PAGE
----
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HttpSessionListener : Where can i see this output ?

 
Rahul Sudip Bose
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I saw some println() statements below. They wont be in the response. So where can i see them ?
Also, how do i see the number of total-active-sessions ? how do i display it in my response ?

The code:



here is the link where i got it : http://www.mkyong.com/servlet/a-simple-httpsessionlistener-example-active-sessions-counter/
 
rinku jain
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use out.println("");

instead of system.out.println();//this out put will be shown on server console
 
Ravishanker kumar
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Those would be appear on server console.
 
Rahul Sudip Bose
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Ravishanker kumar wrote:Those would be appear on server console.


How to see the server console ? (i am using tomcat 6)
 
Tim Holloway
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Actually, println isn't something we encourage. There's no telling where it can end up, since it's up to the server to decide. It's better to use one of the loggers such as log4j or java.util.logging interface (a/k/a "JULI").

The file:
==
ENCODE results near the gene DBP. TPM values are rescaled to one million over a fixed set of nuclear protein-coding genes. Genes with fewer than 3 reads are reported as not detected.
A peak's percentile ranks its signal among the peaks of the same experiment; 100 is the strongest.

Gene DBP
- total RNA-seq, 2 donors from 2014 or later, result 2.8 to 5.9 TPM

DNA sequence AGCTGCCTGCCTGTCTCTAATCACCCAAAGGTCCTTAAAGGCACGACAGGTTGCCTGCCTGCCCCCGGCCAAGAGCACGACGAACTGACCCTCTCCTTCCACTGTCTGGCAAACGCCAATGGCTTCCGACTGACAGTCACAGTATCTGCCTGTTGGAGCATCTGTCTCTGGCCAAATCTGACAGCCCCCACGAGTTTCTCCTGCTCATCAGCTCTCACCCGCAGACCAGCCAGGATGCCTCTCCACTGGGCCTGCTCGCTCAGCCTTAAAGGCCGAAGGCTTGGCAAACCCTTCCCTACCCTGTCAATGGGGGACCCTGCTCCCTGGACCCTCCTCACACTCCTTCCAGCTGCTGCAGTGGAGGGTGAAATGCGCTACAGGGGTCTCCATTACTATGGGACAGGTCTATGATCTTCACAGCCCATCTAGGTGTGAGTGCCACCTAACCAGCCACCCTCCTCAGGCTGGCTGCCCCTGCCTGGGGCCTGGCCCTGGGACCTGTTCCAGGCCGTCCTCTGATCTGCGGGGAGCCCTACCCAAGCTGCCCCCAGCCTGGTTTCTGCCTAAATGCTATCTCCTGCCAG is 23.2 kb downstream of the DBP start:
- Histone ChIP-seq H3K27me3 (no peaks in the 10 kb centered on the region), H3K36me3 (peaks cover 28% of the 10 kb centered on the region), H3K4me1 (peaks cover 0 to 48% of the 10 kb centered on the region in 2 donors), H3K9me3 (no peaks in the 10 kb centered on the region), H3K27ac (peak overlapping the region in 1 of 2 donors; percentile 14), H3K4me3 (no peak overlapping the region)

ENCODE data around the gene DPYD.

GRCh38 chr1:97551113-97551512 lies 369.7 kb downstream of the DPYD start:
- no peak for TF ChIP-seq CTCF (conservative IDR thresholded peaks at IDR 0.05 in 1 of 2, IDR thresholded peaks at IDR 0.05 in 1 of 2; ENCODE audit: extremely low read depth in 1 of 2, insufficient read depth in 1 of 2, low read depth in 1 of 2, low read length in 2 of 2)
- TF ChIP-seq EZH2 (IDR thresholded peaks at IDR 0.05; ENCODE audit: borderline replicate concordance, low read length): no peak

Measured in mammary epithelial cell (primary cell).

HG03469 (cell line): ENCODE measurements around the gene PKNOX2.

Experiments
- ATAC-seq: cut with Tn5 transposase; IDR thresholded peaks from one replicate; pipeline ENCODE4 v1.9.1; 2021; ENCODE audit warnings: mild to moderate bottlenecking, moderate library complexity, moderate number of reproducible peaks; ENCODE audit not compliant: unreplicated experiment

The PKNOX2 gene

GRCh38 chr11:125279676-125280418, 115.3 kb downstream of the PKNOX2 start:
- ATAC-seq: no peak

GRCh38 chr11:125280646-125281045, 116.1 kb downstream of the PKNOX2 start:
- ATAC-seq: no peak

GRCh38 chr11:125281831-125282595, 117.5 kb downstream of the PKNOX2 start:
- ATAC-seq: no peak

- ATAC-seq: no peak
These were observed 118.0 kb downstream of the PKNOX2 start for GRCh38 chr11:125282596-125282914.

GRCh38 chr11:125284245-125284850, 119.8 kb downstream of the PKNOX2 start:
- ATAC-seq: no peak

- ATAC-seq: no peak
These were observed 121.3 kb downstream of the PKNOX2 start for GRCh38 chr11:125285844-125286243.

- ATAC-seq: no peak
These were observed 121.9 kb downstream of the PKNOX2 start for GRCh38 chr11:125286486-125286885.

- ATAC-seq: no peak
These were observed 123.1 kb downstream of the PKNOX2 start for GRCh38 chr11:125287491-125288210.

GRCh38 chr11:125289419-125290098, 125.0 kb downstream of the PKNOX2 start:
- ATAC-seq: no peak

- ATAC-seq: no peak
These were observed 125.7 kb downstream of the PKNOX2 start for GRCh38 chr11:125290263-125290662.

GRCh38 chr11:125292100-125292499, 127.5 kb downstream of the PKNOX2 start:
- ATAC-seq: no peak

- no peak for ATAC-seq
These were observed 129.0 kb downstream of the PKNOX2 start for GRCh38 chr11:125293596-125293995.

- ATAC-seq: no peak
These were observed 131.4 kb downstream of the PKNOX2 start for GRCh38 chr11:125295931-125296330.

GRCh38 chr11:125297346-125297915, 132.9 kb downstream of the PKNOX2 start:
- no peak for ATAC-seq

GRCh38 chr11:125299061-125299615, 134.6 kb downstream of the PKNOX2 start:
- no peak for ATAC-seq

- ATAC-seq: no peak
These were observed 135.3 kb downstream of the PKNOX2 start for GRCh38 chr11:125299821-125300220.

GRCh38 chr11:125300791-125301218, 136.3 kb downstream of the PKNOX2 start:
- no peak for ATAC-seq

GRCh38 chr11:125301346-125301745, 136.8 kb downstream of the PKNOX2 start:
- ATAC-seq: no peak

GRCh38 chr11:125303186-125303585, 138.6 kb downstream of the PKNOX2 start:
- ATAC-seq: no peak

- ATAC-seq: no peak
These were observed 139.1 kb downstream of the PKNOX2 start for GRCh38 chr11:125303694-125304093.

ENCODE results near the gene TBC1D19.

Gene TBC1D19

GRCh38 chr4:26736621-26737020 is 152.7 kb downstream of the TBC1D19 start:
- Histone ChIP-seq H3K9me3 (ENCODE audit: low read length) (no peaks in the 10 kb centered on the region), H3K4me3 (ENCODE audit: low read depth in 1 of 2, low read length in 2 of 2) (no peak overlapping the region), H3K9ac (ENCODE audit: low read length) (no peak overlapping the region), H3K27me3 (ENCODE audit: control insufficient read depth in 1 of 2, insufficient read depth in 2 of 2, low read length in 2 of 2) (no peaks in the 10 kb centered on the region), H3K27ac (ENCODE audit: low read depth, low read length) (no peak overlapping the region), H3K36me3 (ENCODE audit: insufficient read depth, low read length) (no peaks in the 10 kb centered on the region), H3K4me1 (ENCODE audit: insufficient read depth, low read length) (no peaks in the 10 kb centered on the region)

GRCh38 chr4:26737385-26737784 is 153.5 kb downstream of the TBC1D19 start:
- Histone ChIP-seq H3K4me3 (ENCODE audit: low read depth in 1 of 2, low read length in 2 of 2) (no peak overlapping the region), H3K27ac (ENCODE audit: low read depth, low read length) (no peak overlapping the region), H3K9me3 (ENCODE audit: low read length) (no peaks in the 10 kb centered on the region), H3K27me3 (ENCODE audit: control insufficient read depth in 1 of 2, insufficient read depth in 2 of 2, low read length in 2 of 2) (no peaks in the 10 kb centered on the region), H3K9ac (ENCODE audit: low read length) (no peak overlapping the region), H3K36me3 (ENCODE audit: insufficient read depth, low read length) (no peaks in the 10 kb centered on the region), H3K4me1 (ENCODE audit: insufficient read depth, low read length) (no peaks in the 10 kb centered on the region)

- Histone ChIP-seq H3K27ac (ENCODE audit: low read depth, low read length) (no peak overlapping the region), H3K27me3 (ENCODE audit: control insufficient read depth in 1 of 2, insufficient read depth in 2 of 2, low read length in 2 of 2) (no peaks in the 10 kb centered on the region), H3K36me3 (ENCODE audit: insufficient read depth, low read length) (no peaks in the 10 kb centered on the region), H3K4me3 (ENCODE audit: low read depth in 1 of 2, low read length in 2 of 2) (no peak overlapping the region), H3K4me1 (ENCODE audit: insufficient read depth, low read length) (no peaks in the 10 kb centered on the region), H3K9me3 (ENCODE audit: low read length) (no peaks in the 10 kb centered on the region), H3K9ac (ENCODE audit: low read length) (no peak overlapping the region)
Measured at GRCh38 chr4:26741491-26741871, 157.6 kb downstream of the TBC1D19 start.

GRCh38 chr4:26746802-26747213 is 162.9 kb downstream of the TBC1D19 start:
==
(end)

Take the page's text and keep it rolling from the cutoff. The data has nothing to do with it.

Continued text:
The console for Tomcat is usually the logs/catalina.out file. Except when it isn't. The catalina.out file is normally directed there, but in a few specialized Tomcat configurations, it may be directed somewhere else. It's actually just the JVM's stdout/stderr.
 
Rahul Sudip Bose
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Tim Holloway wrote:
It's better to use one of the loggers such as log4j or java.util.logging interface (a/k/a "JULI").


I am new and i was wondering if log4J can take more than a day to learn for basic purposes ? java.util.logging - any suggestions for how i can learn to use this (links/books perhaps) ?
Can newbies skip logging initially ?

 
Tim Holloway
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Rahul Sudip Bose wrote:
Can newbies skip logging initially ?


Hey, how else can we tell you're newbies?

Log4j is pretty easy to use. You just plop down a jar in the classpath and create a log4.properties or log4j.xml file in the classpath root that defines what logfile(s) you're using - assuming you log to files - and what log IDs (usually that's the package name of the class where the log statement is).

JULI is even easier, since it's built right into the JRE and the config file is in the JRE lib directory.

Actual use is trivial. You have several different logging levels, running from DEBUG/FINEST to ERROR. A logger can be configured to report only messages at or above a selected level.

Log statements are as simple as replacing "System.out.println()" with "log.info()", although you do need a definition for "log" in your class. I have an IDE hotkey set up for that since I do it so often.
 
I agree. Here's the link: http://aspose.com/file-tools
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